For Stage 5 of the Giro d’Italia we have a look at the squad in red, Lotto-Soudal. And what’s not to like, with the big German sprinter Andre Greipel, and Australian record-breaker Adam Hansen.
Who are their sponsors?
Lotto are the Belgian national lottery, while Soudal is a Belgian manufacturer of adhesives used in building silicones, caulks and the like. They also sponsor a women’s team at the highest level of the sport, Lotto-Soudal Ladies. Neither are the richest in cycling, but they have a tendency to punch above their weight in terms of results.
Rider for today’s stage
Andre Greipel is one of the best sprinters in the peloton, having won ten stages of the Tour de France among 74 professional victories since he joined Lotto in 2011.
After beginning his season at the Tour Down Under – where he’s won a record 16 stages – for much of his career, last year the German star opted to start a month later in the hopes of arriving at the first two Grand Tours in better form, reportedly on the advice of Robbie McEwen, who used to structure his seasons the same way.
It certainly worked, as Greipel took one stage win at the Giro and four at the Tour, beating the likes of Mark Cavendish, Peter Sagan, Giacomo Nizzolo, Elia Viviani and Sacha Modolo in the process.
Greipel is following the same plan this year, which will see him ride the first week of the Giro before resting and recuperating for the Tour. Unfortunately, he’s been unlucky with crashes this season, describing his spring thus far as “the worst since I started racing as a bike rider”.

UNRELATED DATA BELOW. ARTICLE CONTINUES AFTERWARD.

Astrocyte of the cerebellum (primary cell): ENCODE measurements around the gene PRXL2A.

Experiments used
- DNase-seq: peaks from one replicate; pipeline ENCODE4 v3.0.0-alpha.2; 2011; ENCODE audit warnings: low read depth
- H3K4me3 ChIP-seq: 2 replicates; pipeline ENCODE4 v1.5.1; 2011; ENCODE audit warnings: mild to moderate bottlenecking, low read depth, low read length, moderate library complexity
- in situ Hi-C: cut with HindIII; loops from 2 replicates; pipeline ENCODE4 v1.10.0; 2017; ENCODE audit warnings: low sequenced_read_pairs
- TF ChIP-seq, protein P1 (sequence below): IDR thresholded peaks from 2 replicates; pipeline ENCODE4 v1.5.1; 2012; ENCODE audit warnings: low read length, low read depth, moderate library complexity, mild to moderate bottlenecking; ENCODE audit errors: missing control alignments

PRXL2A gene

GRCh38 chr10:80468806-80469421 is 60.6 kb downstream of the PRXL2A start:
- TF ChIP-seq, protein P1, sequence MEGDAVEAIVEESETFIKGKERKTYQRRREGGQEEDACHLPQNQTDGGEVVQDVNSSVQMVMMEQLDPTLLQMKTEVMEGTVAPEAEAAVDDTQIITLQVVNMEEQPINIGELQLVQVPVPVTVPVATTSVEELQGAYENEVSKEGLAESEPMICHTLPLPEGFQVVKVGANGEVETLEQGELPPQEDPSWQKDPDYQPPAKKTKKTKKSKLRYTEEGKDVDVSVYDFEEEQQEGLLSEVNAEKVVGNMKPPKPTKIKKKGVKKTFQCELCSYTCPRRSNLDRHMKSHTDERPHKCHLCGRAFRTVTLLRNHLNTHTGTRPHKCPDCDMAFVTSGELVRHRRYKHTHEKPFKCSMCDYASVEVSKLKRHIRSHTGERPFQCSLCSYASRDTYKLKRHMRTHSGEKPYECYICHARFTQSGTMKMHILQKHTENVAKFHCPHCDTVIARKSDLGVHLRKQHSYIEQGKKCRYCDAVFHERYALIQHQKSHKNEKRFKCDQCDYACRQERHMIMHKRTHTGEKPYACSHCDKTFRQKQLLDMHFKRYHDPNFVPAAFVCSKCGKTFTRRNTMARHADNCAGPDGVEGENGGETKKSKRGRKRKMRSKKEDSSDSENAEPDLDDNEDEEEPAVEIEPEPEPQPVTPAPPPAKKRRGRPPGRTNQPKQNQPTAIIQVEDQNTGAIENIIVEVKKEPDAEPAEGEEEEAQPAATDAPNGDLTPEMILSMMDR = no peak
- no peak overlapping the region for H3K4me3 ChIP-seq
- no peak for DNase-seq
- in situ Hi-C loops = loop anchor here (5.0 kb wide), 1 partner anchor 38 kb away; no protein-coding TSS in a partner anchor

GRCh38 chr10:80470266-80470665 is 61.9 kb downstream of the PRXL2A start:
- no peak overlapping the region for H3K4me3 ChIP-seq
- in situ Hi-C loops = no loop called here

Although he hasn’t factored in the race’s sprints so far, he’s a good bet for today’s long and lumpy stage from Praia a Mare to Benevento.
The hills in the first two-thirds of the 233 kilometres could put an end to the hopes of some of his sprint rivals like Marcel Kittel (Etixx-Quickstep) and Caleb Ewan (Orica-GreenEDGE), before a fast run into the finish, where Greipel’s endurance and strength should serve him well.
Domestique Adam Hansen is the only rider in the peloton to consistently ride the three Grand Tours of cycling – the Giro, Tour and Vuelta a España – in the same year.
The 2016 Giro will be his 14th consecutive Grand Tour, a remarkable achievement given how physically demanding each race is and how difficult recovery is.
The Aussie veteran is capable of hunting for his own stage wins as well – he won from an early breakaway on a rainy stage in 2014.
At least one stage win for Greipel, preferably more. Lotto-Soudal often ride aggressively and opportunistically, and would love to pick up a stage win from a breakaway or canny late attack. Look to Tim Wellens, Jurgen Roelandts or Jelle Vanendert to make that happen.
Reason to cheer
This is a team that races aggressively and tactically – they’re utterly unafraid to roll the dice late in a stage in the hopes of snagging a surprise win. Their retro-inspired bright red kit is one of the best in the peloton as well.
Reason to jeer
They’re a team well suited to the flatlands and lumpy finishes, so once the race reaches the high mountains in the third week of this year’s race, and Greipel takes his leave, it’s much less likely they’ll be a factor.